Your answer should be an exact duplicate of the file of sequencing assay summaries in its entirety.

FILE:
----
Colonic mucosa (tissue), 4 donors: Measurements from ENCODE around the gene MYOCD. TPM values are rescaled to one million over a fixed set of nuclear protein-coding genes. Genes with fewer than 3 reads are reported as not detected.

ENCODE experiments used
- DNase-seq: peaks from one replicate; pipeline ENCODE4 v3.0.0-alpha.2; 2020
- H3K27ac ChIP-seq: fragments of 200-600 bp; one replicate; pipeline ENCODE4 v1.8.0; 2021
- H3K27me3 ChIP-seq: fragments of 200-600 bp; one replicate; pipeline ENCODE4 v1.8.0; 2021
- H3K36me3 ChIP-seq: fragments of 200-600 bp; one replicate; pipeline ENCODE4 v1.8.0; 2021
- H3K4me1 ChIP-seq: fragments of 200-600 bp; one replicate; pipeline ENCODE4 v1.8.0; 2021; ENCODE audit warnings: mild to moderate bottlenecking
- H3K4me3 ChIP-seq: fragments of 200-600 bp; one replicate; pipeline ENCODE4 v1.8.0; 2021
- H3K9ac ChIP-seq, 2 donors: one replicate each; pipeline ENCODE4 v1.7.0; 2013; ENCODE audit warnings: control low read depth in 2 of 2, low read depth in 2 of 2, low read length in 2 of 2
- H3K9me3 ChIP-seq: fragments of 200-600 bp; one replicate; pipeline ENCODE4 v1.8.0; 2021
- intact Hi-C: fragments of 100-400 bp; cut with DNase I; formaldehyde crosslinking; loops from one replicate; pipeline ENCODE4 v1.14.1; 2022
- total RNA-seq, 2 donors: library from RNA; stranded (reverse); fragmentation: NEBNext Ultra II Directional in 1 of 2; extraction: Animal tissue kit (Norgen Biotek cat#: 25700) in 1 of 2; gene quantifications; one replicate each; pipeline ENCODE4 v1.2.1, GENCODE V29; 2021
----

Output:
Colonic mucosa (tissue), 4 donors: Measurements from ENCODE around the gene MYOCD. TPM values are rescaled to one million over a fixed set of nuclear protein-coding genes. Genes with fewer than 3 reads are reported as not detected.

ENCODE experiments used
- DNase-seq: peaks from one replicate; pipeline ENCODE4 v3.0.0-alpha.2; 2020
- H3K27ac ChIP-seq: fragments of 200-600 bp; one replicate; pipeline ENCODE4 v1.8.0; 2021
- H3K27me3 ChIP-seq: fragments of 200-600 bp; one replicate; pipeline ENCODE4 v1.8.0; 2021
- H3K36me3 ChIP-seq: fragments of 200-600 bp; one replicate; pipeline ENCODE4 v1.8.0; 2021
- H3K4me1 ChIP-seq: fragments of 200-600 bp; one replicate; pipeline ENCODE4 v1.8.0; 2021; ENCODE audit warnings: mild to moderate bottlenecking
- H3K4me3 ChIP-seq: fragments of 200-600 bp; one replicate; pipeline ENCODE4 v1.8.0; 2021
- H3K9ac ChIP-seq, 2 donors: one replicate each; pipeline ENCODE4 v1.7.0; 2013; ENCODE audit warnings: control low read depth in 2 of 2, low read depth in 2 of 2, low read length in 2 of 2
- H3K9me3 ChIP-seq: fragments of 200-600 bp; one replicate; pipeline ENCODE4 v1.8.0; 2021
- intact Hi-C: fragments of 100-400 bp; cut with DNase I; formaldehyde crosslinking; loops from one replicate; pipeline ENCODE4 v1.14.1; 2022
- total RNA-seq, 2 donors: library from RNA; stranded (reverse); fragmentation: NEBNext Ultra II Directional in 1 of 2; extraction: Animal tissue kit (Norgen Biotek cat#: 25700) in 1 of 2; gene quantifications; one replicate each; pipeline ENCODE4 v1.2.1, GENCODE V29; 2021